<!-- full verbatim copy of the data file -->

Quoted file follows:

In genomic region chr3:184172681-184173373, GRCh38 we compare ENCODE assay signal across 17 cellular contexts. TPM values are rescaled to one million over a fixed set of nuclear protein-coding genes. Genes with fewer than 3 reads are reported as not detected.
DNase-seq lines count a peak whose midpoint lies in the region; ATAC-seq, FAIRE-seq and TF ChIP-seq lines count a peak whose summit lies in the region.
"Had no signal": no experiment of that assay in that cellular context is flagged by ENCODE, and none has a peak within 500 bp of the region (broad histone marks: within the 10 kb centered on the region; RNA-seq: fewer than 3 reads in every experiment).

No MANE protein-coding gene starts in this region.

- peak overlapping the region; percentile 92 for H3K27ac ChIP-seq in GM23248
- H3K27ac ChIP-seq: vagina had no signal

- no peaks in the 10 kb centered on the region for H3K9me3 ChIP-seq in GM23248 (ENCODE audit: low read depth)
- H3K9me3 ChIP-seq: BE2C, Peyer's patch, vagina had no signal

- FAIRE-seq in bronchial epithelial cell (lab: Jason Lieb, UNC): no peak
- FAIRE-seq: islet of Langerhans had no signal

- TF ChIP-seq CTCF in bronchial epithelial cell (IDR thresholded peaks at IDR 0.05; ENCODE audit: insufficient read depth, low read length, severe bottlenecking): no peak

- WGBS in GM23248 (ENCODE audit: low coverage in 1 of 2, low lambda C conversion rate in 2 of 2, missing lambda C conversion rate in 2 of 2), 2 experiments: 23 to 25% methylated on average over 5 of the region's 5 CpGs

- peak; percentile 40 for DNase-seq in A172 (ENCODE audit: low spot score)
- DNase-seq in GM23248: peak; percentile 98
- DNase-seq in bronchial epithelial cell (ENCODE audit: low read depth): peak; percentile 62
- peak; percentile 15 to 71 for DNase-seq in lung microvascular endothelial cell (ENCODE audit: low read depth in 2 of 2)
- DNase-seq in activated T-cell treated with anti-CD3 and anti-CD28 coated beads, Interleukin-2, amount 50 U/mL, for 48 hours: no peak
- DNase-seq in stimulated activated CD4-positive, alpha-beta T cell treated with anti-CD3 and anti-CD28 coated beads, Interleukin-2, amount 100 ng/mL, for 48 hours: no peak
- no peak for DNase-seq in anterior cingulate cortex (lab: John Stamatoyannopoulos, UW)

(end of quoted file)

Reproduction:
In genomic region chr3:184172681-184173373, GRCh38 we compare ENCODE assay signal across 17 cellular contexts. TPM values are rescaled to one million over a fixed set of nuclear protein-coding genes. Genes with fewer than 3 reads are reported as not detected.
DNase-seq lines count a peak whose midpoint lies in the region; ATAC-seq, FAIRE-seq and TF ChIP-seq lines count a peak whose summit lies in the region.
"Had no signal": no experiment of that assay in that cellular context is flagged by ENCODE, and none has a peak within 500 bp of the region (broad histone marks: within the 10 kb centered on the region; RNA-seq: fewer than 3 reads in every experiment).

No MANE protein-coding gene starts in this region.

- peak overlapping the region; percentile 92 for H3K27ac ChIP-seq in GM23248
- H3K27ac ChIP-seq: vagina had no signal

- no peaks in the 10 kb centered on the region for H3K9me3 ChIP-seq in GM23248 (ENCODE audit: low read depth)
- H3K9me3 ChIP-seq: BE2C, Peyer's patch, vagina had no signal

- FAIRE-seq in bronchial epithelial cell (lab: Jason Lieb, UNC): no peak
- FAIRE-seq: islet of Langerhans had no signal

- TF ChIP-seq CTCF in bronchial epithelial cell (IDR thresholded peaks at IDR 0.05; ENCODE audit: insufficient read depth, low read length, severe bottlenecking): no peak

- WGBS in GM23248 (ENCODE audit: low coverage in 1 of 2, low lambda C conversion rate in 2 of 2, missing lambda C conversion rate in 2 of 2), 2 experiments: 23 to 25% methylated on average over 5 of the region's 5 CpGs

- peak; percentile 40 for DNase-seq in A172 (ENCODE audit: low spot score)
- DNase-seq in GM23248: peak; percentile 98
- DNase-seq in bronchial epithelial cell (ENCODE audit: low read depth): peak; percentile 62
- peak; percentile 15 to 71 for DNase-seq in lung microvascular endothelial cell (ENCODE audit: low read depth in 2 of 2)
- DNase-seq in activated T-cell treated with anti-CD3 and anti-CD28 coated beads, Interleukin-2, amount 50 U/mL, for 48 hours: no peak
- DNase-seq in stimulated activated CD4-positive, alpha-beta T cell treated with anti-CD3 and anti-CD28 coated beads, Interleukin-2, amount 100 ng/mL, for 48 hours: no peak
- no peak for DNase-seq in anterior cingulate cortex (lab: John Stamatoyannopoulos, UW)